If your homestead is in a fairly rural area and if you have animals, you are very likely to have predators. Even if you are an urban homesteader, you could still have some predators lurking about. Here’s what you need to know about dealing with predators on your homestead.
Types of Predators on a Homestead
There are many different types of predators that can invade a homestead and wreak havoc. The types depend largely on your geographic area. Certain predators tend to be more prevalent in some areas more than others.
- Coyotes – A single coyote will tend to go after animals that are small to medium-sized, including livestock like lambs, ducks, young goats, chickens, and pigs. However, a pack may target larger animals like adult goats and cattle.
- Bobcats – Bobcats are somewhat larger than a housecat, but they are still rather small compared to other wild cats. They are nocturnal hunters and tend to prey on whatever happens to be nearby such as sheep, poultry, goats, rabbits, and even small pets. Bobcat attacks often leave just the body of poultry with the head missing. Other prey will have claw marks and bite marks on the head and body.
- Raccoons – Raccoons are way too smart for their own good. They can open simple locks and open unlocked doors. They usually leave plenty of evidence that they have been there, leaving body parts of animals scattered about, especially in the chicken coop which is where their prey of choice is contained.
- Foxes – Foxes attack quickly and with very little warning so they rarely leave much if any evidence behind. They typically prey on poultry, rabbits, young livestock, and rodents, but will also invade a henhouse and crack the eggs, licking the inside and leaving just the shells.
- Hawks – Hawks hunt from the air and tend to prey upon smaller animals like chickens, rabbits, ducks, and even small dogs and cats. They will watch from tree tops or as they glide high in the air and then swoop down to suddenly snatch up their prey.
- Owls – Owls are nocturnal hunters so poultry is fairly safe as long as they are put up at dusk. Owls may also go after snakes and rodents which can be beneficial to the homestead. However, they do hunt small pets like cats and dogs as well.
- Weasels – Weasels will kill for food, but they also kill for sport, stacking the bodies of their prey often after decapitating them. They are persistent and will continue attacking animals on a homestead until they have no animals left to prey on, they get bored, or they are scared away. And chicken wire does not deter them.
- Opossums – Of all homestead predators, opossums are probably the laziest. They usually won’t attack anything unless it is very easy such as an animal that is injured, sick, or very young. They can spread the neurological disease equine protozoal myeloencephalitis (EPM) to animals by leaving their feces on the property and livestock eating it. In rare cases, the disease can be transmitted via opossum bite.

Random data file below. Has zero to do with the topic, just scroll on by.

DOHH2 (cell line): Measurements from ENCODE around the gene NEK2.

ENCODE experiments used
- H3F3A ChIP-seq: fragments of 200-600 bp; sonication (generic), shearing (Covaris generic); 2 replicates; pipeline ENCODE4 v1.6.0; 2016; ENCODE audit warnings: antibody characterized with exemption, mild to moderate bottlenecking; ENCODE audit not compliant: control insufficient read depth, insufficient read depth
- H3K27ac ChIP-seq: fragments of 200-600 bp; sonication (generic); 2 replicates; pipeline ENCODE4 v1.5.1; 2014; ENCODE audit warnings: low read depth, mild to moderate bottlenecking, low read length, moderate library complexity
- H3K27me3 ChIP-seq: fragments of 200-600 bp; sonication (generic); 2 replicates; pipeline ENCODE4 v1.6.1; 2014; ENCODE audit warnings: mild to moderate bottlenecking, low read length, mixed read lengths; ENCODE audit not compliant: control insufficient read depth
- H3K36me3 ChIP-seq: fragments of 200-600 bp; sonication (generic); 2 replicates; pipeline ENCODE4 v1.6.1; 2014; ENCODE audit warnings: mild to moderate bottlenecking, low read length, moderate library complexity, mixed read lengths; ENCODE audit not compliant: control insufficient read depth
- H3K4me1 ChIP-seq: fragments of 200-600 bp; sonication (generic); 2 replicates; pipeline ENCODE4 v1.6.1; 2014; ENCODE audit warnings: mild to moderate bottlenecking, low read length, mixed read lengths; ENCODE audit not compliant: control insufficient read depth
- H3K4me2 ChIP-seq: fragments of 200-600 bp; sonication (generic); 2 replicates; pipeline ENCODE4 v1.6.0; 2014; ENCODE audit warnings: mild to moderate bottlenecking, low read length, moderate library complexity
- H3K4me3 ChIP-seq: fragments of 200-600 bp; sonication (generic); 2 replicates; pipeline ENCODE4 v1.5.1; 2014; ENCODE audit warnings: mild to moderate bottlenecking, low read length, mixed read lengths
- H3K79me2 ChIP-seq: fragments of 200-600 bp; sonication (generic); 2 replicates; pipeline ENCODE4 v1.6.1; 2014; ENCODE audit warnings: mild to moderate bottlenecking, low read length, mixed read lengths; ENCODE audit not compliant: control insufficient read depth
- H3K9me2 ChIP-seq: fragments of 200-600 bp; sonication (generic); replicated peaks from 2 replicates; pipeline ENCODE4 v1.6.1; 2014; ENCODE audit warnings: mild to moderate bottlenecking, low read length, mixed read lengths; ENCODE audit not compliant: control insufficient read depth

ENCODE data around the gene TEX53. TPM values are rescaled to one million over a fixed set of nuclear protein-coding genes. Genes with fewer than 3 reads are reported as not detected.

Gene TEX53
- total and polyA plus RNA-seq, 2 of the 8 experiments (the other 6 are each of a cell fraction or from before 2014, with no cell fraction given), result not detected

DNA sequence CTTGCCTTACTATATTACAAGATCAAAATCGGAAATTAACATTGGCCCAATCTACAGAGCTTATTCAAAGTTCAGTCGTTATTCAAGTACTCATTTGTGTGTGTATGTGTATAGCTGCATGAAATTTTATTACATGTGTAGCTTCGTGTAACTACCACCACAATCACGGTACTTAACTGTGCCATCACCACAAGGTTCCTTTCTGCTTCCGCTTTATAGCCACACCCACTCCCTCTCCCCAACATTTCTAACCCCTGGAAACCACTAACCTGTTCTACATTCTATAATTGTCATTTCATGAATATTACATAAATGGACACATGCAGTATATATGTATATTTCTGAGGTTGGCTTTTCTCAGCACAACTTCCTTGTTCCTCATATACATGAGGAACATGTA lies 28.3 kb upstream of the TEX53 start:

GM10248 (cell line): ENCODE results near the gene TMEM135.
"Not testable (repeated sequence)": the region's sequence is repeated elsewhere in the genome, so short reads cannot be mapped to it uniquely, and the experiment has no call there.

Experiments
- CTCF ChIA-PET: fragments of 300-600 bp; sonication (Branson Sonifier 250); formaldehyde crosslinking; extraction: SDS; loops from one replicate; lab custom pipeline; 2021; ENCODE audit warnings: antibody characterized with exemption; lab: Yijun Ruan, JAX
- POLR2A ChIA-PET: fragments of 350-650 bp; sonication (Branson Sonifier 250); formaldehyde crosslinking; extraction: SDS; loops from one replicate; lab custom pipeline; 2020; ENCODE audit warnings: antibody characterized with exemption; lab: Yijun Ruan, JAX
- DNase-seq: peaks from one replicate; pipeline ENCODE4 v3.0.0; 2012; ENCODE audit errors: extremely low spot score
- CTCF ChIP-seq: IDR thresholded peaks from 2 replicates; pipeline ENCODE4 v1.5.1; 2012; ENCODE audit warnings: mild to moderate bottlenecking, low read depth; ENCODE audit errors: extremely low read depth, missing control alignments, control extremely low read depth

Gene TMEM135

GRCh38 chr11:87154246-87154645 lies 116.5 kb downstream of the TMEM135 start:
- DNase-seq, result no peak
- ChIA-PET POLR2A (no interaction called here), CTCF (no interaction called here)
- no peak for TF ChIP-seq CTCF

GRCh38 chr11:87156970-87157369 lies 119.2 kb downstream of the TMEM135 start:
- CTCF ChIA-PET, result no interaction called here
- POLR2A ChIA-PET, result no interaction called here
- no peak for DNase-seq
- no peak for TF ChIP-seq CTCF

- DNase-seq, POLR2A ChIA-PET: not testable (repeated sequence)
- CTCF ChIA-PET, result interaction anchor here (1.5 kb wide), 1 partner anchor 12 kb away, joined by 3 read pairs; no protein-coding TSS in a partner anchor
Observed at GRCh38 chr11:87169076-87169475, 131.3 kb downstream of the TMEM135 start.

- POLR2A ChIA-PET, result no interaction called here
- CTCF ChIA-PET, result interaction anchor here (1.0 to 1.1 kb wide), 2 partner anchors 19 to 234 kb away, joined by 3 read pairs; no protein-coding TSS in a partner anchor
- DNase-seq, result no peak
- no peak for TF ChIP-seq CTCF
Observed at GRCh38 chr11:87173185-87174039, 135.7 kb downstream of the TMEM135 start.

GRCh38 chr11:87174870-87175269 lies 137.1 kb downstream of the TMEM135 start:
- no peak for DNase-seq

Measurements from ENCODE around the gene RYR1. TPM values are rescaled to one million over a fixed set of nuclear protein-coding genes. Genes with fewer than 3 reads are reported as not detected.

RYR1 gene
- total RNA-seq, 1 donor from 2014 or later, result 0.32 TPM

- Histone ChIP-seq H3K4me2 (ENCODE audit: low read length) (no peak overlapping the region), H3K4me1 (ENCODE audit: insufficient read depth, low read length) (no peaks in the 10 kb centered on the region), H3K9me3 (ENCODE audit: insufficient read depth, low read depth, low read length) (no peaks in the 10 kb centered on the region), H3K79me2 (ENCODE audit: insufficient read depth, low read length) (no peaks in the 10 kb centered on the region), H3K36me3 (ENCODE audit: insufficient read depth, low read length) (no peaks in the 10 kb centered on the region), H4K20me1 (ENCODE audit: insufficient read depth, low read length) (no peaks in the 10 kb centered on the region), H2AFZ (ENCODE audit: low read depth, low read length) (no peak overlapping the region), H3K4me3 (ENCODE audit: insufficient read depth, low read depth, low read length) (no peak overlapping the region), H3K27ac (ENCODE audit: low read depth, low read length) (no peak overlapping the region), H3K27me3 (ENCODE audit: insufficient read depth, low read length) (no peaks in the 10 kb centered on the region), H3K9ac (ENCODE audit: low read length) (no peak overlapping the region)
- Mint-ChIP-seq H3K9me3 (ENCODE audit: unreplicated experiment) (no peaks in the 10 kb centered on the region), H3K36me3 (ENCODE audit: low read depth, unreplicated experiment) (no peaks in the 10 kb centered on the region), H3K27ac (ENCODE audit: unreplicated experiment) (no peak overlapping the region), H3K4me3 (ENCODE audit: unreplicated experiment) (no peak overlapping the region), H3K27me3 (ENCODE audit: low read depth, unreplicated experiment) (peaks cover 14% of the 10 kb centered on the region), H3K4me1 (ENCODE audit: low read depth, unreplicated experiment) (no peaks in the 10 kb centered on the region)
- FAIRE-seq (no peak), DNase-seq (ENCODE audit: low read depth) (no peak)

Deterring Predators on Your Homestead
The best way to deter predators on your homestead is by using a multi-deterrent approach. For instance, get a couple of dogs to guard your place, and have a high, secure fence you can keep predators out.
Electrified fencing either wire or net can help keep predators out. Fladry, a wire fence that has red flags attached to it works well for wolves and coyotes. Guardian animals work quite well and they extend beyond the Great Pyrannese canine to include donkeys, geese, mini-donkeys, and llamas.
You can also use flashing lights and noise devices as long as they are not continuous and are moved often. Painting predator eyes on your barn roof or the roof of your chicken coop can deter aerial predators like hawks and owls.
Keep all young animals and poultry in a predator proof area at night. When an animal gives birth on your property, quickly clean up the area and get the biological waste off your property – the same goes for animals that die on your property. Remove them or bury them.
Do not leave dog food and cat food out at night and don’t put meat, dairy, and eggs in your compost. Keep your garbage tightly closed, preferably in a locked area. And make sure that all locks are two-step locks to deter clever, curious raccoons.
It is possible to greatly reduce the presence of predators on your homestead. You may have to try a few things to find out what works, but eventually you should find the right combination.
You’ve been dreaming of homesteading for a while, maybe entertaining ideas of living off the land or being self-sustaining. Then reality hits.
Maybe you quit your job so that you could keep your focus solely on homesteading or maybe you needed to quit your job because you just didn’t have time to maintain your property and hold a job at the same time. Maybe your homestead property is located in an area that makes your commute too long and costly.
Whatever the case, the bills don’t stop. Some bills such as mortgage and property tax as well as daily expenses will not go away. Learning how to make money homesteading becomes a priority.
Why You Might Need to Earn Money Homesteading
If you can’t work, you aren’t likely to have an income stream that is adequate to support your needs. Newly purchased property typically carries a monthly payment and if you have not gone totally off-grid, then you will still have to pay for utilities. If you don’t have a well, then you’ll need to tap into the public water system which also carries a price.
And let’s not forget the government that will most certainly have its hand out for its piece of the pie. Property taxes are relentless.
Add to that equipment and vehicle registration each year, regular maintenance, and eventual replacement.